Wednesday 20th June – Pre-festival.
I arrived down with a few other volunteers from Galway, Juley-Ann Collins who kindly gave me a lift from the city to the festival site and possibly saving me to have to get two or three buses. My other companions on the journey was Amanda from Scotland and another fellah who looked like a seasoned festival goer and volunteer, his name I cannot remember for the moment.
Made loads of friends at the crew camp site and managed to get my tent up before the cloudburst set in. I was the only one with a wee boogie box so set about playing my festival ipod mix and socialising with my new neighbours.
Thursday 21st June.
I got up around the same time as Juley-Ann and Amanda as they were working for the Thursday, so I tried to get some work so that I could save myself from working the full weekend of the festival, but unfortunately I was already slotted into the schedule, so I set out to explore the woodland of Ballinlough Castle. The majority of people working on forest installations and wicker work exhibitions were heads and colourful hippy types, free spirited folk proud of their hedonistic culture with a love for the crafts and shared experiences. No doubt influenced by other festivals of similar ilk, such as the after hours area and stone circle area of Glastonbury, the ambient forests of Bestival and Connect festival in Scotland, not forgetting that other pagan inspired Scottish festival, Wickerman. I went back to the tent for some food, my selection for sounds was the Aphex Twin concert from last years Forbidden Fruit festival in Dublin. About twenty minutes into the set Aphex ups the tempo to a faster bpm, mixing Dublin IDM musicians Lakker with a mid 1990s Autechre track called Vletrmx21. About five minutes later Niall, one of my neighbours asks me if that is Aphex Twin live, to which I reply that its the Forbidden Fruit. It turns out that he was also at the same gig and that he remembered that moment, again a joint shared experience that we both had making it a very festival occasion. Niall, Jeff, Sharon, Patricia and Emenne were all working on an installation using a large plasma screen with the projection coming from behind, all sorts of mandalas and wooden pieces hung from the trees, creating a natural audio visual living room amongst the trees.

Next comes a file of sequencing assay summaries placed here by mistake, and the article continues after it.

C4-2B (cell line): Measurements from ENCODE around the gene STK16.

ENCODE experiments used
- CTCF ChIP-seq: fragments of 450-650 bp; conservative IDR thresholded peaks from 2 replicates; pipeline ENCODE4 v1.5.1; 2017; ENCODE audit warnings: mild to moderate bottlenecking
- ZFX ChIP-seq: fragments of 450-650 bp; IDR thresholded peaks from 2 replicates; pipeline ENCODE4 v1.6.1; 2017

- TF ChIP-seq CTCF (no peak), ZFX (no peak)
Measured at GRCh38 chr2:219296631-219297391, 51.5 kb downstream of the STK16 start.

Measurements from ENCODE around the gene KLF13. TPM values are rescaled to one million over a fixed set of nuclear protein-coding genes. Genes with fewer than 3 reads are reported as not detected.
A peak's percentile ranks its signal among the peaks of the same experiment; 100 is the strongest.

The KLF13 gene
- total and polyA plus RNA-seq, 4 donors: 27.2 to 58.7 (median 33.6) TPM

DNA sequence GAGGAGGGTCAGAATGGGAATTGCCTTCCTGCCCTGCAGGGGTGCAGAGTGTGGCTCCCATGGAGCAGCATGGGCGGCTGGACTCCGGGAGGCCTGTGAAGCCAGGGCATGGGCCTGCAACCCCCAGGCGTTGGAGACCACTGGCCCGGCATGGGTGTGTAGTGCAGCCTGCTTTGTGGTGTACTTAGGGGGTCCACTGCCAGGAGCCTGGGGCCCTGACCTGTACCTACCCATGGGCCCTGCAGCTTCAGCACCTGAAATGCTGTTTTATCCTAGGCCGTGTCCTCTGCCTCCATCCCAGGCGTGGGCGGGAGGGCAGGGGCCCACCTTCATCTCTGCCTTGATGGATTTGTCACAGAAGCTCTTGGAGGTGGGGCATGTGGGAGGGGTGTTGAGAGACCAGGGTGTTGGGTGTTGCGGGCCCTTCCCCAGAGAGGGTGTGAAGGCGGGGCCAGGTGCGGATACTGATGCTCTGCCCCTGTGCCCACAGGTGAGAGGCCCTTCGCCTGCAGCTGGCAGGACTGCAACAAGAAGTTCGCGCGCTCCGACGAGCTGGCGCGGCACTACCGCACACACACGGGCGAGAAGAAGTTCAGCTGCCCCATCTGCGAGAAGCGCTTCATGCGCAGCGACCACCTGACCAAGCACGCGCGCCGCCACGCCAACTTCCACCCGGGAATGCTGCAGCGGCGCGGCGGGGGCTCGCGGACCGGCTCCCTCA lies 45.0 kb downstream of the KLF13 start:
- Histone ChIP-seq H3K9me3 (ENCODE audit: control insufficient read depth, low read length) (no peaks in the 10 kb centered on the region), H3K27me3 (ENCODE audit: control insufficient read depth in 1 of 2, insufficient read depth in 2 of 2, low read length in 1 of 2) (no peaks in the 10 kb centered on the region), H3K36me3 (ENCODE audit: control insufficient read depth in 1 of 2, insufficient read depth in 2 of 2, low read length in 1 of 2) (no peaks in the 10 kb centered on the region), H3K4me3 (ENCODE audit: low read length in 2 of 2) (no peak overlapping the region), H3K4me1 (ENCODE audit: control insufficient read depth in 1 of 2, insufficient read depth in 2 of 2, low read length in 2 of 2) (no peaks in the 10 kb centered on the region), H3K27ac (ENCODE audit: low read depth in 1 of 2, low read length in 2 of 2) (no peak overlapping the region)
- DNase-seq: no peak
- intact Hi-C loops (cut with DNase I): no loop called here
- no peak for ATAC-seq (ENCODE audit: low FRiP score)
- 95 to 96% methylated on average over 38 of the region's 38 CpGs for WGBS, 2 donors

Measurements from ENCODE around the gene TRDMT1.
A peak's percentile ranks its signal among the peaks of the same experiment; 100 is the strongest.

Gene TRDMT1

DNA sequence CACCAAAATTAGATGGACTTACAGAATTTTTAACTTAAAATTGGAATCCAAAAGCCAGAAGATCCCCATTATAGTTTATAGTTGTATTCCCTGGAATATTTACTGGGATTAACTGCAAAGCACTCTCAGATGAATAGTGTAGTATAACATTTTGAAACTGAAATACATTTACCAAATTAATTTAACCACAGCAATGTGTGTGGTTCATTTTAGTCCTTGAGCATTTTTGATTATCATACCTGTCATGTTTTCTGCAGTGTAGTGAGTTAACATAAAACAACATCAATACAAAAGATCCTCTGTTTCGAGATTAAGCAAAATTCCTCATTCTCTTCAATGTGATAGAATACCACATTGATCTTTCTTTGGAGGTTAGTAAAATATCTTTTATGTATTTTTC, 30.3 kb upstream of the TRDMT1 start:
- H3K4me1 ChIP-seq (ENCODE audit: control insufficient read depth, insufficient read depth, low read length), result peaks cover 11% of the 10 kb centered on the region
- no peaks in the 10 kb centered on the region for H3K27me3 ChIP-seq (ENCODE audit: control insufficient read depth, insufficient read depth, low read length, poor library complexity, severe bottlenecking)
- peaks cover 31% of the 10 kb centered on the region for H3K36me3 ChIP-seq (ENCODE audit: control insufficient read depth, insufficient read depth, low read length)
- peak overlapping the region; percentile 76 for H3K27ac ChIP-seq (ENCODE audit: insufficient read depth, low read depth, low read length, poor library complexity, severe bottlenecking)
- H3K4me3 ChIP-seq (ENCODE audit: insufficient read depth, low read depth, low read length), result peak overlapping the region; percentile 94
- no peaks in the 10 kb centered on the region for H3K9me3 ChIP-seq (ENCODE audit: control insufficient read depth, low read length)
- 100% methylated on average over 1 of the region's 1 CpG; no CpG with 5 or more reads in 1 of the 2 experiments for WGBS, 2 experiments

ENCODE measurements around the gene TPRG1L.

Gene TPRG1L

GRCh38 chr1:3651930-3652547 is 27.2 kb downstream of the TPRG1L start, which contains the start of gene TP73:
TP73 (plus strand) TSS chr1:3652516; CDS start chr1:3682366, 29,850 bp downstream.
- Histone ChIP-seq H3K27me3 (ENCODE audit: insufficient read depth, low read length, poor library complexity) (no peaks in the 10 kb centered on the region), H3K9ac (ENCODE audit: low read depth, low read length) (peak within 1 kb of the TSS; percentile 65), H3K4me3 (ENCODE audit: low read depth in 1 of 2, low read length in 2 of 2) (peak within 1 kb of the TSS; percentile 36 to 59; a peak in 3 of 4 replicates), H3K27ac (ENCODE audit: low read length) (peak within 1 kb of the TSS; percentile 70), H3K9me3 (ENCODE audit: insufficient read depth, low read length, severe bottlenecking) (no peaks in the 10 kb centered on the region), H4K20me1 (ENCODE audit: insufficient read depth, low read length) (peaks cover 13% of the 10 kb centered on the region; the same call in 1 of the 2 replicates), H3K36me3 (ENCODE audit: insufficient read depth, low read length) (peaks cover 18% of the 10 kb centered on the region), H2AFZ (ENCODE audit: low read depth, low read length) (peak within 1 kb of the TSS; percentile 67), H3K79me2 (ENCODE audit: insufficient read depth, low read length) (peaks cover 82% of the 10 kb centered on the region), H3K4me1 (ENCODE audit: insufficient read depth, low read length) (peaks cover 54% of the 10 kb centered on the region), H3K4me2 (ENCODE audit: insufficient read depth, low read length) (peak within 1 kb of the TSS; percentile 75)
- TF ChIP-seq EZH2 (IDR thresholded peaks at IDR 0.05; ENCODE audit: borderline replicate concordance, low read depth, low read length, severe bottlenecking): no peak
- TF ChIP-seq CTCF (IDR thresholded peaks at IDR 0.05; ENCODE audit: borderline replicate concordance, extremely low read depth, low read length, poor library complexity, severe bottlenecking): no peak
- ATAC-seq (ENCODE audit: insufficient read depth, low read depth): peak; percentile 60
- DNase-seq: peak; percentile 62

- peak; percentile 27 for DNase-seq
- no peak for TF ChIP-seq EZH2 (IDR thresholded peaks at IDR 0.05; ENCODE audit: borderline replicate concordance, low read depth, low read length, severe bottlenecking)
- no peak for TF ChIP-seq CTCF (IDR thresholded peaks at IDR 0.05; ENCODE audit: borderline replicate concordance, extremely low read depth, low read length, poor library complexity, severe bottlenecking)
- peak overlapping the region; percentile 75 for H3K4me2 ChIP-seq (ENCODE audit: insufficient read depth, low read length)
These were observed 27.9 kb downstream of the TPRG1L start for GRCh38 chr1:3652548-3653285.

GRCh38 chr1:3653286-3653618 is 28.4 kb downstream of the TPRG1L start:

Friday 22nd June.
Got up about 9.30 am as I wanted to be clear headed for the volunteer meeting and the discussion of shifts at 12 pm. I got a pleasant surprise to find that Deirdre Mullins and Benard McGlinchey were also volunteering for the weekend, good friends of Gavins and stalwarts of festival volunteering and festivals in general, like me they thought is was a fun way most of the time to work for the festival ticket.
When we all turned up for the meeting, it was put off till 2.30 pm as some of the volunteers had not arrived yet, so the office was trying to establish who was exactly on site. So with more time to kill, I set off with Deirdre and Benard to the car park to give them a hand with setting up. Finally the meeting, no orientation happened but the volunteers were split into three groups, A, B and C. I opted for C as both these shifts were day shifts, I would be working at the car park on Saturday morning from 8 am to 2 pm and Sunday from 9 am to 3 pm. As a requisite for our wristbands we were required to put in 12 hours work. Deirdre and Benard chose group A (I think) which had a shift starting tonight from 6 pm to midnight and at 2pm till 8 the following day. I mostly hung about with them until it was time for them to go to the office to sign in.